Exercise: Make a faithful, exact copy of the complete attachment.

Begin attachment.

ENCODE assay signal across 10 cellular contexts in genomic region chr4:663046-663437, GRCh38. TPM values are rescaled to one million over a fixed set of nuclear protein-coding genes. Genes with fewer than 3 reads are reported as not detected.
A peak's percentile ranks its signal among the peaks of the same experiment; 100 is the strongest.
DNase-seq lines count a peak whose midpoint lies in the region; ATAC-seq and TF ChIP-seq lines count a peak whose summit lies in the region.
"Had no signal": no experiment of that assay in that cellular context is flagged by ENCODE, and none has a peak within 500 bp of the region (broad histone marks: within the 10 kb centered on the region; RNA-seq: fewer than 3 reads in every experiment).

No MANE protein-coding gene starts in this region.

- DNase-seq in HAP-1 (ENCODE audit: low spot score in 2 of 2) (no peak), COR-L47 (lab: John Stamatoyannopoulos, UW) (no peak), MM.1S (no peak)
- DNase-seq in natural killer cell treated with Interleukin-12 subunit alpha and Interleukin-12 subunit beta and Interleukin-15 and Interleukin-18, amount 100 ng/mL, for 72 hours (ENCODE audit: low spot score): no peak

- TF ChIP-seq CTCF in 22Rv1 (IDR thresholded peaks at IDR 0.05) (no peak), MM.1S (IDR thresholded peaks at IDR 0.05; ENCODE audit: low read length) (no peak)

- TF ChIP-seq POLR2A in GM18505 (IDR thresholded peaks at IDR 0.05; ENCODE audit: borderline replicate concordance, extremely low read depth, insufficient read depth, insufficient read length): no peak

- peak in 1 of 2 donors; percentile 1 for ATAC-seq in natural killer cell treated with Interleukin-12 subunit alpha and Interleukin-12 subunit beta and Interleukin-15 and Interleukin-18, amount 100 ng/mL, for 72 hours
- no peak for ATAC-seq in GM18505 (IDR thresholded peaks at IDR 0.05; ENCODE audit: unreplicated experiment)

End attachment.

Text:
ENCODE assay signal across 10 cellular contexts in genomic region chr4:663046-663437, GRCh38. TPM values are rescaled to one million over a fixed set of nuclear protein-coding genes. Genes with fewer than 3 reads are reported as not detected.
A peak's percentile ranks its signal among the peaks of the same experiment; 100 is the strongest.
DNase-seq lines count a peak whose midpoint lies in the region; ATAC-seq and TF ChIP-seq lines count a peak whose summit lies in the region.
"Had no signal": no experiment of that assay in that cellular context is flagged by ENCODE, and none has a peak within 500 bp of the region (broad histone marks: within the 10 kb centered on the region; RNA-seq: fewer than 3 reads in every experiment).

No MANE protein-coding gene starts in this region.

- DNase-seq in HAP-1 (ENCODE audit: low spot score in 2 of 2) (no peak), COR-L47 (lab: John Stamatoyannopoulos, UW) (no peak), MM.1S (no peak)
- DNase-seq in natural killer cell treated with Interleukin-12 subunit alpha and Interleukin-12 subunit beta and Interleukin-15 and Interleukin-18, amount 100 ng/mL, for 72 hours (ENCODE audit: low spot score): no peak

- TF ChIP-seq CTCF in 22Rv1 (IDR thresholded peaks at IDR 0.05) (no peak), MM.1S (IDR thresholded peaks at IDR 0.05; ENCODE audit: low read length) (no peak)

- TF ChIP-seq POLR2A in GM18505 (IDR thresholded peaks at IDR 0.05; ENCODE audit: borderline replicate concordance, extremely low read depth, insufficient read depth, insufficient read length): no peak

- peak in 1 of 2 donors; percentile 1 for ATAC-seq in natural killer cell treated with Interleukin-12 subunit alpha and Interleukin-12 subunit beta and Interleukin-15 and Interleukin-18, amount 100 ng/mL, for 72 hours
- no peak for ATAC-seq in GM18505 (IDR thresholded peaks at IDR 0.05; ENCODE audit: unreplicated experiment)